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Get Your Heart On

The pressure to affirm one’s love can be all-consuming, and if you don’t believe me, ask Bennett Madison, author of I Hate Valentine’s Day. The stress is particularly acute in people like me, who once paid to have an Italian violinist join the table with my wife and I at Valentine’s. Oh, not to play the violin. I paid him to sit with us, because I couldn’t think of anything romantic to say and I figured old Mario must have a gondola full of sweet nothings he could rattle off.

The pressure to affirm one’s love can be all-consuming, and if you don’t believe me, ask Bennett Madison, author of I Hate Valentine’s Day. The stress is particularly acute in people like me, who once paid to have an Italian violinist join the table with my wife and I at Valentine’s. Oh, not to play the violin. I paid him to sit with us, because I couldn’t think of anything romantic to say and I figured old Mario must have a gondola full of sweet nothings he could rattle off. Plus, it kept my wife occupied while I went outside and made a few business calls.

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So last year about this time, I resolved to get the work-life balance right. February 14th started off like any other day. I got out of bed, stepped outside to fetch the Wall Street Journal, let the dog lick my face, and once again realized I had set aside a moment to kiss a germ-laden quadruped before planting my lips on the woman to whom I pledged a lifetime of tongue kisses. I was going to go back to the bedroom and wish her a Happy Valentine’s, but I didn’t want to disturb her, and besides I needed to get to the Mad Money I’d Tivo’d the night before. But I had a plan. I would finish up my work early, and surprise her with some gregarious outpouring of affection, guaranteeing a passionate evening of love and re-connection.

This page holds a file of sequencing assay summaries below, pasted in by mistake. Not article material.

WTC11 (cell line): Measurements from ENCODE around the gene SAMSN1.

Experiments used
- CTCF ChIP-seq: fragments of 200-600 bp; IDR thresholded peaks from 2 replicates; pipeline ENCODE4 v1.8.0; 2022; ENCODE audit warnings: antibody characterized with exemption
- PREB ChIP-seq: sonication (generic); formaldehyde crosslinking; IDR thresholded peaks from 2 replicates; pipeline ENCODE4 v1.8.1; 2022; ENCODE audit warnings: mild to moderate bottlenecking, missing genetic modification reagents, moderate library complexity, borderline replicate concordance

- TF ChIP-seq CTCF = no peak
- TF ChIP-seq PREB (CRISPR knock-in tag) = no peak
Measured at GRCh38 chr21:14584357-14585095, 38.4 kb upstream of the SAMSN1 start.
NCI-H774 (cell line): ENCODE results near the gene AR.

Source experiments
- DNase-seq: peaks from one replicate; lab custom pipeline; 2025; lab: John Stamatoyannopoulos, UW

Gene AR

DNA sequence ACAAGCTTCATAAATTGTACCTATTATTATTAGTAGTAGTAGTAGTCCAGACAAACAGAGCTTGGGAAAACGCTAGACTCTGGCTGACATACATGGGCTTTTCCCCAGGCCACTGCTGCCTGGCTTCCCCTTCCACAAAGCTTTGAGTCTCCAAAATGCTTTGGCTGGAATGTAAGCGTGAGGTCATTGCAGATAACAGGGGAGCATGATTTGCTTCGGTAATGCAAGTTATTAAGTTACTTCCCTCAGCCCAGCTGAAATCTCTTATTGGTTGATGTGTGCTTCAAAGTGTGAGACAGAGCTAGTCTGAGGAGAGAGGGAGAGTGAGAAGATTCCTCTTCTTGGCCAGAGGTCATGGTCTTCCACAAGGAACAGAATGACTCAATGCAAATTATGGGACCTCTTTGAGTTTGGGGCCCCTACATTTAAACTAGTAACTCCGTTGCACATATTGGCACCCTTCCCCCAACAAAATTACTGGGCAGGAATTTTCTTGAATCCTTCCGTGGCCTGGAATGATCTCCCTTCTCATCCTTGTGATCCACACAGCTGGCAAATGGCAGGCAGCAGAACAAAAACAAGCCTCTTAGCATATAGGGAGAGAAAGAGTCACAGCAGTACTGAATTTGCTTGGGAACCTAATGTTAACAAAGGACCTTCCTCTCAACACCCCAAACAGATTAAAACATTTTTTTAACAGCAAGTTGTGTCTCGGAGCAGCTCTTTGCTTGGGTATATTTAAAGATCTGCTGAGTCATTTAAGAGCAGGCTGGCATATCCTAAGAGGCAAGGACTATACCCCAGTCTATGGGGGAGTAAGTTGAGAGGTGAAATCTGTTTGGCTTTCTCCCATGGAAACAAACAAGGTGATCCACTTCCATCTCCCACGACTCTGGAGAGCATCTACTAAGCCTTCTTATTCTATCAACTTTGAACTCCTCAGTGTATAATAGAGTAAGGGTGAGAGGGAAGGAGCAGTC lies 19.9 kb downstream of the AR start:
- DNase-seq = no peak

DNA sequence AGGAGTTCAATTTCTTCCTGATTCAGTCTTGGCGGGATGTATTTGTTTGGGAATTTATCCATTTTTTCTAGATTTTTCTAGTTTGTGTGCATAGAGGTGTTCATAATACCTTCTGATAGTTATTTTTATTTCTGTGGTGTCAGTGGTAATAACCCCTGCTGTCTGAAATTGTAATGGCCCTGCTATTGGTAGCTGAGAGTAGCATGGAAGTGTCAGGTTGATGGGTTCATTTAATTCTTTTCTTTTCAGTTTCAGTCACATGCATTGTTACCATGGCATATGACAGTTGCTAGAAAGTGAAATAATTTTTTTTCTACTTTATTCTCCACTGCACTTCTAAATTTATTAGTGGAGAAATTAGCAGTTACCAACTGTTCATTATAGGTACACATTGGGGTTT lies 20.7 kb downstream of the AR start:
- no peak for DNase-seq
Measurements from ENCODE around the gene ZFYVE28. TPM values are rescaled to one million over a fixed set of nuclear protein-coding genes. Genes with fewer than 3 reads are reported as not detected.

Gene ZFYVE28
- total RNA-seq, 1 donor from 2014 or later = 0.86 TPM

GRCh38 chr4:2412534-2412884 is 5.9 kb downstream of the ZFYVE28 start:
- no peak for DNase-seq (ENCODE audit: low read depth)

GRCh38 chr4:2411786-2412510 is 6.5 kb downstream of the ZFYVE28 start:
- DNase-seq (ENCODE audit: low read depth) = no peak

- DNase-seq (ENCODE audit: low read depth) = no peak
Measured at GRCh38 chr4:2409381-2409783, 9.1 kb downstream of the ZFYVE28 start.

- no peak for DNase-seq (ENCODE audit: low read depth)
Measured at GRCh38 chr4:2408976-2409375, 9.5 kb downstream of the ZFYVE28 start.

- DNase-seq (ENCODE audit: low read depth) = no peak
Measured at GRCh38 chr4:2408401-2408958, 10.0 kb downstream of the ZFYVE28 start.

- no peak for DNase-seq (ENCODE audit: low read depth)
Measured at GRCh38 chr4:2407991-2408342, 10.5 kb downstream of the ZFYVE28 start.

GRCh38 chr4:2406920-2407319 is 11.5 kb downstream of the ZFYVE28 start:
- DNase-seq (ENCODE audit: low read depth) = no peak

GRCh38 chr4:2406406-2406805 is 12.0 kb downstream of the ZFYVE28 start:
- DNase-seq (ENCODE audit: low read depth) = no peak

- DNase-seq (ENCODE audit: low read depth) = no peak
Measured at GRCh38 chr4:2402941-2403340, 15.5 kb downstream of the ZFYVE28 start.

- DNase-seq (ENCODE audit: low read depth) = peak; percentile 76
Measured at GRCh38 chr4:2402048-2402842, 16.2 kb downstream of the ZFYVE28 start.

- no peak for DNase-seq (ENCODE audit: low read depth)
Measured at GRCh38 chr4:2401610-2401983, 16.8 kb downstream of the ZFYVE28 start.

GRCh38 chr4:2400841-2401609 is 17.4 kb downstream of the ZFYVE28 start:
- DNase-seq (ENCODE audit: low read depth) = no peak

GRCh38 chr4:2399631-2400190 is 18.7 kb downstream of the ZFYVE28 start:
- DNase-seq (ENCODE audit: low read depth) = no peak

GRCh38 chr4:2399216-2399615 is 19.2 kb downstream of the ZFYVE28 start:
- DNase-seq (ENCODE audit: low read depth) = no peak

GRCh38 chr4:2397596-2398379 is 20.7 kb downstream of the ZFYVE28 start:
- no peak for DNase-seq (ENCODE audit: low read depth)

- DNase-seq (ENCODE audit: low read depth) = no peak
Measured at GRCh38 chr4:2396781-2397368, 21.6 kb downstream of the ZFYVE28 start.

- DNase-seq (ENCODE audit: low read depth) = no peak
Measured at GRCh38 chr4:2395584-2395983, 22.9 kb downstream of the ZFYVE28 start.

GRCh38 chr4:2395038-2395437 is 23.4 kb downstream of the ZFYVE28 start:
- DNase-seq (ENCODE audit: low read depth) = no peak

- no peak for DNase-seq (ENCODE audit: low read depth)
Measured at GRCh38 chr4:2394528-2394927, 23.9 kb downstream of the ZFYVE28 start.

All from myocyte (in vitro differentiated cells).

Well, nothing like a business dinner with a prospective client running late to take your mind off romantic love. For some reason, staring across at a balding, middle-aged Senior Vice President of Amalgamated Widgets with body odor and halitosis made me forget all about Valentine’s Day. It was 9:15 before I realized my faux pas (a softer way of saying another phrase that begins with “f”), and try as I might I could not find a flower store. The next option was chocolates, and the nearest possible outlet for that was an all-night drug store, which is sort of the retail equivalent of body odor and halitosis. They had one box of heart-shaped chocolates left, but the checkout guy was kind enough to point out that he had already bitten into half of them to see which ones were the orange cremes. So, it was going to have to be a Valentine’s card. Just my luck, they were cleaned out. So, arriving home at 10:30, I presented my wife with a darling little card reading “To A Special Birthday Boy Who’s Six!” Needless to say, I spent the remainder of my Valentine’s with Jim Cramer, courtesy of Tivo.

This year, I’m not going to make the same mistakes. I have already bought my wife a card. A “Get Well”card.” Inside is a desperate urging that she try and heal the bile coursing through her system since last February 14th. Sometimes, those writers at Hallmark really nail it.

TOP THREE TAKEAWAYS

  1. Valentine’s Day can be a stressful holiday. Especially if you’re an idiot.
  2. Flowers, chocolates, cards…these are all corporate ideas of what affection means. But they sure do the job when you happen to have no idea what affection means.
  3. Use Valentine’s Day as a reminder that love is needed all year round. You may now gag.